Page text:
The Canadian Committee on Womens and Gender History English Language Book Prize
Gail G. Campbell, ‘I Wish to Keep a Record’: Nineteenth-Century New Brunswick Women Diarists and Their World. University of Toronto Press, 2017.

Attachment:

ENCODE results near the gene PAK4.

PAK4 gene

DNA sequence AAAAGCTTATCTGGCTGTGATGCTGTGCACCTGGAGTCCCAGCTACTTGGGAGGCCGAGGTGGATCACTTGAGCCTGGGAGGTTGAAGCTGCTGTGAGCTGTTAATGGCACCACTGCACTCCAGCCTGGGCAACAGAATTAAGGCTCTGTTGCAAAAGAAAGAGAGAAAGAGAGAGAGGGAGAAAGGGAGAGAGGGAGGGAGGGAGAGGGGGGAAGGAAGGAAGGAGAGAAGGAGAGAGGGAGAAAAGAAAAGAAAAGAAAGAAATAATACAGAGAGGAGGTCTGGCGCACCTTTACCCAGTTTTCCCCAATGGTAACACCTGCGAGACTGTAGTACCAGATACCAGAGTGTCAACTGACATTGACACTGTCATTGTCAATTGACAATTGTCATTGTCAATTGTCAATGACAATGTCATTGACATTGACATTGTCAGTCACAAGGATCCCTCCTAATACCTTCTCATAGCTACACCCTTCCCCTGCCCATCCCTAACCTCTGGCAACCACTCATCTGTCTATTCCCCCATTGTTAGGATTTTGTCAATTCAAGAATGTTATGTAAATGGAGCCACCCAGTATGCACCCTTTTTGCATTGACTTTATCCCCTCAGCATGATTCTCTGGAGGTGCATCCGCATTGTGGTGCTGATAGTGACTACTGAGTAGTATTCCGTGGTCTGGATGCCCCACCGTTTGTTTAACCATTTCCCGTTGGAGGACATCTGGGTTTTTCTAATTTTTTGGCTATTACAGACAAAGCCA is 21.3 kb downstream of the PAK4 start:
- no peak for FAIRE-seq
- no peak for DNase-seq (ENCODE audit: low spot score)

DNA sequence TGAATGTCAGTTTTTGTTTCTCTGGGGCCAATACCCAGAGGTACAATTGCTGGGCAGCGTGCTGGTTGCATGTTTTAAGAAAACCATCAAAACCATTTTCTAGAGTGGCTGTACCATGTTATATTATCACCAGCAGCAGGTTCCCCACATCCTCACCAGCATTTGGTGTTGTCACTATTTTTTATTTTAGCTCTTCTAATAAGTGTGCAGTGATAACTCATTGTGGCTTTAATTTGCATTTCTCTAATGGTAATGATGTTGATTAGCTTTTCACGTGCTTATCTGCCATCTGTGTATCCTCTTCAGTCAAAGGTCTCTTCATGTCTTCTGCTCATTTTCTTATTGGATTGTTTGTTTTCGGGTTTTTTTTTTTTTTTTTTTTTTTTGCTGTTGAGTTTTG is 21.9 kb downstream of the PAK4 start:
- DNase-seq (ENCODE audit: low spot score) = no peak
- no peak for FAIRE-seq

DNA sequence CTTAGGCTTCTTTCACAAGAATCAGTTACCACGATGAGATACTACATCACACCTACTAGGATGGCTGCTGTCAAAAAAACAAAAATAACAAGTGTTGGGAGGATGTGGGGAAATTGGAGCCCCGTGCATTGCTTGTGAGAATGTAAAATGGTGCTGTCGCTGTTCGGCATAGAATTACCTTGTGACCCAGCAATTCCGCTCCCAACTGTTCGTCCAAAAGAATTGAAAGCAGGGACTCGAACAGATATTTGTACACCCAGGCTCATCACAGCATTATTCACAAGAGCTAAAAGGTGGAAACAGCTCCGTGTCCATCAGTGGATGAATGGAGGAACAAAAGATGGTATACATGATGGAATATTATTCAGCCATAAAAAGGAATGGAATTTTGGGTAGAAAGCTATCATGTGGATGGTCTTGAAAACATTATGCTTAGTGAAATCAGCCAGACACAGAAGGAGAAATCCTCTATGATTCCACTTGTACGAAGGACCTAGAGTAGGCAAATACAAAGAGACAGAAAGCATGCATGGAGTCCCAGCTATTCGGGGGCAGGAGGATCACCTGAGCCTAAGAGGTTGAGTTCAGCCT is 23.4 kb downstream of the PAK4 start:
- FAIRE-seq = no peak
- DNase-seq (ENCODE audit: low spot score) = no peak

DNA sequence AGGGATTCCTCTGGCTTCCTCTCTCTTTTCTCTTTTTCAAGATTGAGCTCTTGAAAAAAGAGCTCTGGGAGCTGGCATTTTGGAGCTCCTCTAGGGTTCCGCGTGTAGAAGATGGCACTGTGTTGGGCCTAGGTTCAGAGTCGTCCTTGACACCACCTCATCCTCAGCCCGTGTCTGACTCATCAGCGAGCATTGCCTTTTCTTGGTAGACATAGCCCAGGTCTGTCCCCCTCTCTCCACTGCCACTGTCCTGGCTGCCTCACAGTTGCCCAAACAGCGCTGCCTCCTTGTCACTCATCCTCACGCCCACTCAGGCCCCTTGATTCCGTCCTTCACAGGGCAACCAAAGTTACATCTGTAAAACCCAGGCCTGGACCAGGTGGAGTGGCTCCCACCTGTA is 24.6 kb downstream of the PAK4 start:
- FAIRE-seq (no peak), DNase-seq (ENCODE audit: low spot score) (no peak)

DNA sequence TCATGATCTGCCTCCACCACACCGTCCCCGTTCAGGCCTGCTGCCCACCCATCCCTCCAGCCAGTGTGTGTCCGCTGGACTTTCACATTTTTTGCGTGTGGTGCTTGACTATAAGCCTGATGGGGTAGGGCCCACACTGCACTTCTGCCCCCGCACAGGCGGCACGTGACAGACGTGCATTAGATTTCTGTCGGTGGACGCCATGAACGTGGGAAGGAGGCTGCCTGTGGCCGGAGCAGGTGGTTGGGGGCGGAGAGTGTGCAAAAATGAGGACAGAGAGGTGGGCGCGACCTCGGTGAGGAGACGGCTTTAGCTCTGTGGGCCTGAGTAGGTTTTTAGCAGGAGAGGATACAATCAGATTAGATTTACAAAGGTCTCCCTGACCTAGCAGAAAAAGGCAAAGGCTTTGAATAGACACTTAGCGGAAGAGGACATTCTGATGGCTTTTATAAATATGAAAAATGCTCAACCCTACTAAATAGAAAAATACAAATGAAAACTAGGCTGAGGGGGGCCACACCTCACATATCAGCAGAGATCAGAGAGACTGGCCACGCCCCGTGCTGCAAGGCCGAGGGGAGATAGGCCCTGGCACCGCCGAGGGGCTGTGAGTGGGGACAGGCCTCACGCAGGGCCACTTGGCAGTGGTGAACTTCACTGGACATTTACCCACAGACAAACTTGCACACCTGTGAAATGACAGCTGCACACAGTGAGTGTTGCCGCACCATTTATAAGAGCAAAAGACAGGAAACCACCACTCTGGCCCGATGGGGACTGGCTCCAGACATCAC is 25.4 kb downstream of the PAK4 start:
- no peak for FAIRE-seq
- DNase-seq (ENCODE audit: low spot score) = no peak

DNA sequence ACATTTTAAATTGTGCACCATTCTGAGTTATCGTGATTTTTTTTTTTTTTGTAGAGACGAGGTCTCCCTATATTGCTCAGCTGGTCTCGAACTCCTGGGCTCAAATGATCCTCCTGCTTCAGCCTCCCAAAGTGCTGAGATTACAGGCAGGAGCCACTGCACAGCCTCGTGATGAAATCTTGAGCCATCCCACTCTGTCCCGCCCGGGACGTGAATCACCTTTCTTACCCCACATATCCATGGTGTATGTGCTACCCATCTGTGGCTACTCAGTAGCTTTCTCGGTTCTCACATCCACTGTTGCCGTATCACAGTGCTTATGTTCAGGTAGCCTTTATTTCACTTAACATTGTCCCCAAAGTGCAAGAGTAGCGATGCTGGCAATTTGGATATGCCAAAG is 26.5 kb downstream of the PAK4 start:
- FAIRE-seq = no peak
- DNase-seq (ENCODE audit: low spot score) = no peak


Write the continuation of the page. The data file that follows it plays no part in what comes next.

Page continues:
Gail Campbell’s ‘I Wish to Keep a Record’ is a beautifully written and methodologically impressive analysis of 28 nineteenth-century New Brunswick women diarists over multiple generations. By examining broad themes in the life course of New Brunswick women, including dating, marriage, family, community, paid labour, education, and politics, Campbell demonstrates that 19th century women lived within overlapping and interdependent “concentric circles” of family, community, and society. Drawing on insights from literary theory, the close historical reading of each diary tells us about the daily lives and lived experiences of New Brunswick women and how they were actors in the larger world around them. The book draws the reader into the day-to-day life of a diverse group of Anglophone New Brunswick women, some older and some younger, some single, married or widowed, some living in towns and cities and others on rural farms. Campbell acknowledges the emotion that arises when reading about the intimate lives of women in the past, and her historical sensitivity and compassion is evident in the chapters dealing with death, grief, and loss. Campbell’s book is a remarkable contribution to the fields of women’s history, family history, and the history of the Maritimes and New Brunswick within the context of the transatlantic world.